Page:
When paying in Belizean dollars, remember there is a 10 percent sales tax and 9 percent hotel tax applicable to most rooms. Furthermore, businesses often charge an extra 2-5 percent when using credit cards, while food and beverage bills often incur an extra service charge of 15-20 percent; some hotels charge an additional 5 percent processing fee.


Credit cards in Belize typically accept Visa and MasterCard credit cards; American Express and Discover are often not accepted; many establishments add a 2-5 percent service charge when using credit cards. Visa debit cards can be used to gain cash advances from banks in the country although you may incur fees; Major banks (Barclays, Atlantic Bank Ltd, Scotiabank, and Belize Bank are among those offering free cash advances; others may charge between $5-USD 10.)

Prepaid BTL phone cards allow visitors to Belize from pay phones, with most resorts and hotels also providing Internet connections for guests. Prepaid cards are a good choice for tourists or expats wanting to avoid costly data roaming charges when using mobile devices abroad.

Most large cities and tourist towns feature ATMs dispensing US dollars; in smaller villages, however, only local Belize currency may be available. Therefore, it’s wise to keep some cash handy should an ATM run out of funds or have withdrawal limits; casa de cambio services offer currency exchange, but be mindful that their rates may often fall a few cents short of what should be offered.

Be mindful that many Belizean businesses and restaurants prefer accepting US dollars as payment, making it simpler than paying in local currency for tour operators services and similar companies that cater specifically to visitors.

Traveler’s checks may not be widely accepted, but if you decide to bring any, make them payable in US dollars and write your passport or driver’s license number on them as protection in case it gets misplaced. Keep in mind that they’ll probably only be accepted at hotels, tour operators and businesses catering specifically to visitors.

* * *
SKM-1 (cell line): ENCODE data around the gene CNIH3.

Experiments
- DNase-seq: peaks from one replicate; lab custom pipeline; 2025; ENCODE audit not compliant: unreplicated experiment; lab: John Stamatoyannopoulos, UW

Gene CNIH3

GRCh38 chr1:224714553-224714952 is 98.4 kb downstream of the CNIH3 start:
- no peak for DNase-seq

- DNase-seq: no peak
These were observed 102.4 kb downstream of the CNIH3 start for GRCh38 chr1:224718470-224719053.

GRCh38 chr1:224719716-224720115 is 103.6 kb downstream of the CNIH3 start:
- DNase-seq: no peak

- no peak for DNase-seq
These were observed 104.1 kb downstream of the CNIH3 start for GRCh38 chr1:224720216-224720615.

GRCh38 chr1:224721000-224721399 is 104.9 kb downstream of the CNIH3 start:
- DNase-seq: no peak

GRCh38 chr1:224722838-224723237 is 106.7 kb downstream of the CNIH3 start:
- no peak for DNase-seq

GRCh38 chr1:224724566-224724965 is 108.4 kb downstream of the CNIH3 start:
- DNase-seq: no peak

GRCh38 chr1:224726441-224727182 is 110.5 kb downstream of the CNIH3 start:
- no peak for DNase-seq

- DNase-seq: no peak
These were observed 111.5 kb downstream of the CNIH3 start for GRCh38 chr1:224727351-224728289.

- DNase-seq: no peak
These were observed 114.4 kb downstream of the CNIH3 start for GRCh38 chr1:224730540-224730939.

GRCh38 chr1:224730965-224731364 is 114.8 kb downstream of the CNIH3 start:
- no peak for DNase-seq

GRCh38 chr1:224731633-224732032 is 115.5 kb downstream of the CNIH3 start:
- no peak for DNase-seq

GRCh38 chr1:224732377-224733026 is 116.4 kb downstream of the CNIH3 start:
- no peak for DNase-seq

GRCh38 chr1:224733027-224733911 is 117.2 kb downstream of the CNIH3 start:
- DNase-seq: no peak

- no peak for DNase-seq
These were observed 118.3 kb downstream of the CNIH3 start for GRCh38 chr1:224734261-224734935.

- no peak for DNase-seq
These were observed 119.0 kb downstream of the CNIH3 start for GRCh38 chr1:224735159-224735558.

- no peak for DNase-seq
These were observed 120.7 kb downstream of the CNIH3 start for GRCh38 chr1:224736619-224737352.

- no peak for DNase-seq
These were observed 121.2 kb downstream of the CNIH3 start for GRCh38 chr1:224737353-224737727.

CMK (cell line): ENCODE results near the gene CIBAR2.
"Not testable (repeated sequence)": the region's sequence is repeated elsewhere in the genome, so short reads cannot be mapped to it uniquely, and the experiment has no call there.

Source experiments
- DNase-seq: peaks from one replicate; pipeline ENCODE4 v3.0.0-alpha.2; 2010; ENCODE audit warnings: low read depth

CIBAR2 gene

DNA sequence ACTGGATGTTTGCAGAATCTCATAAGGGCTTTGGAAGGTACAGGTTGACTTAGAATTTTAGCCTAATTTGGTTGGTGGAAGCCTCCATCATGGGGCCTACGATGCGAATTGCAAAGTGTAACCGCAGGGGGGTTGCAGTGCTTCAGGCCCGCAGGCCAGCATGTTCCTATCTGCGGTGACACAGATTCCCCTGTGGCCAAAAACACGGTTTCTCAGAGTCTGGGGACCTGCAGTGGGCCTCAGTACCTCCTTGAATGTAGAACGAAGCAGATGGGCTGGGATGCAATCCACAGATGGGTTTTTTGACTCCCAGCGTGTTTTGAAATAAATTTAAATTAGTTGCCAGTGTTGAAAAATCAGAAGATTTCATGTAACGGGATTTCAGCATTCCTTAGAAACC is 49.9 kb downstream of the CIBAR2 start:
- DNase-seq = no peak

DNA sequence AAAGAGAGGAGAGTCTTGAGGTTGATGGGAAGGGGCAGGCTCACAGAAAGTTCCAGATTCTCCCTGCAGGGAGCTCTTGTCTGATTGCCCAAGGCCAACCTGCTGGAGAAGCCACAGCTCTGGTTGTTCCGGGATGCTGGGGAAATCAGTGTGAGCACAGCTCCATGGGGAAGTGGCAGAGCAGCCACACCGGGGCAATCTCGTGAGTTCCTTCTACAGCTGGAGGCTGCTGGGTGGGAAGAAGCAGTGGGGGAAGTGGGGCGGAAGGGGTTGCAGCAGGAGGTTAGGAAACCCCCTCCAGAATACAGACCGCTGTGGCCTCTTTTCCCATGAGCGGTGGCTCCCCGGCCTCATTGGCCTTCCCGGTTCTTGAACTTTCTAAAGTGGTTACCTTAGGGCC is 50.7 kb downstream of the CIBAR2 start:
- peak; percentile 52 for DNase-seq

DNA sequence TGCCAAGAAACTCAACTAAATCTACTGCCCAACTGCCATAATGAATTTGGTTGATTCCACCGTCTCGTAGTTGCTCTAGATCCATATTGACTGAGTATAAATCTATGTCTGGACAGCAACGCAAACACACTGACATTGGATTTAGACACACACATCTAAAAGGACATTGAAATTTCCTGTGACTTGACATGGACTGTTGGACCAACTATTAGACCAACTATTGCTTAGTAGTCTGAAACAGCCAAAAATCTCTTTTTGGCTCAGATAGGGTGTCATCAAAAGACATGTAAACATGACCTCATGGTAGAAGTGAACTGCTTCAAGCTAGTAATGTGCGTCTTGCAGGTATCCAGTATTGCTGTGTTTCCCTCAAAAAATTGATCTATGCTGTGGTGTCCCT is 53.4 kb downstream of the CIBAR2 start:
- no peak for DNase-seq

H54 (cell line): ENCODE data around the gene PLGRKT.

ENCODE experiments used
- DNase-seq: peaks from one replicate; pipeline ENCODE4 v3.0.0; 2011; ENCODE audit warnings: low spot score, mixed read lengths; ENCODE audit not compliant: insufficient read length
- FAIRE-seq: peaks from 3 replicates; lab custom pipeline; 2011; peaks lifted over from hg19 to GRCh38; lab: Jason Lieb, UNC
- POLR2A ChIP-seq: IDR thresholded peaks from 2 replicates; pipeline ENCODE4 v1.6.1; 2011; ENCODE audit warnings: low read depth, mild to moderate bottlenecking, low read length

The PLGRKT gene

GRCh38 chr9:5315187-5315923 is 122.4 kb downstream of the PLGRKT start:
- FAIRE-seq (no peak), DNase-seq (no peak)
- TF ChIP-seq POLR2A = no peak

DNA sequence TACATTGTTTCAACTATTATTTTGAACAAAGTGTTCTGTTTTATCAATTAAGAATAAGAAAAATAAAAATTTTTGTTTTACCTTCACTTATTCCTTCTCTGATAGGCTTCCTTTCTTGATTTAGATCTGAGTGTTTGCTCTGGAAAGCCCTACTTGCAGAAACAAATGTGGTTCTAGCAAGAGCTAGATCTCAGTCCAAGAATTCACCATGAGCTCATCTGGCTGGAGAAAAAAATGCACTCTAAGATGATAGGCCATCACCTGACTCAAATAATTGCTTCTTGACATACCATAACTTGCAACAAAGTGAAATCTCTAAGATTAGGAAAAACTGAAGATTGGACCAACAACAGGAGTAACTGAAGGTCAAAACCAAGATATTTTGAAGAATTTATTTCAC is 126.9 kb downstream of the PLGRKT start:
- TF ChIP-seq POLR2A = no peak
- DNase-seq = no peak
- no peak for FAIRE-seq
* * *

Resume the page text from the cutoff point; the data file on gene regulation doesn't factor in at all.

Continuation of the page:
Belize, a former British colony, features prominent images of Queen Elizabeth II on both paper bills and coins used locally.


Traveling to Belize can be daunting. As it is a small nation with an eclectic culture that blends Creole traditions, Latino influences, and remnants of British colonial systems from its colonial past, staying aware of current safety situations is essential; avoid demonstrations, large public gatherings and high-risk activities in cities; keep tabs on local weather reports (especially hurricane warnings); carry insect repellent and clothing protection to stay protected against mosquito-borne diseases like Zika or malaria if possible – these should all be carried when traveling through this wonderful land!

Credit cards may be widely accepted, but cash remains preferred. Small bills (especially $2-5-10 and $20 bills) make getting change easier and it should also be noted that US dollars aren’t widely accepted outside tourist areas while ATMs only disburse local currency.

When purchasing items in Belize, it’s wise to inquire as to whether a merchant will offer you a cash discount – oftentimes this can save money! Furthermore, buying some popular local products such as Marie Sharp’s hot sauce, honey, jams or condiments from Belizean retailers such as Marie Sharp’s may help support wildlife poaching or illegal fishing practices and may save time!

Pack some medical supplies just in case an emergency arises, especially since advanced healthcare may not be readily available everywhere in the country and finding suitable treatment can sometimes be challenging.

If you plan to settle in Belize permanently, taking time to research the process for applying for residency is highly advised. This process includes providing various documents, including notarized copies of passport and utility bills notarized copies and proof of financial stability and no criminal history in your home country.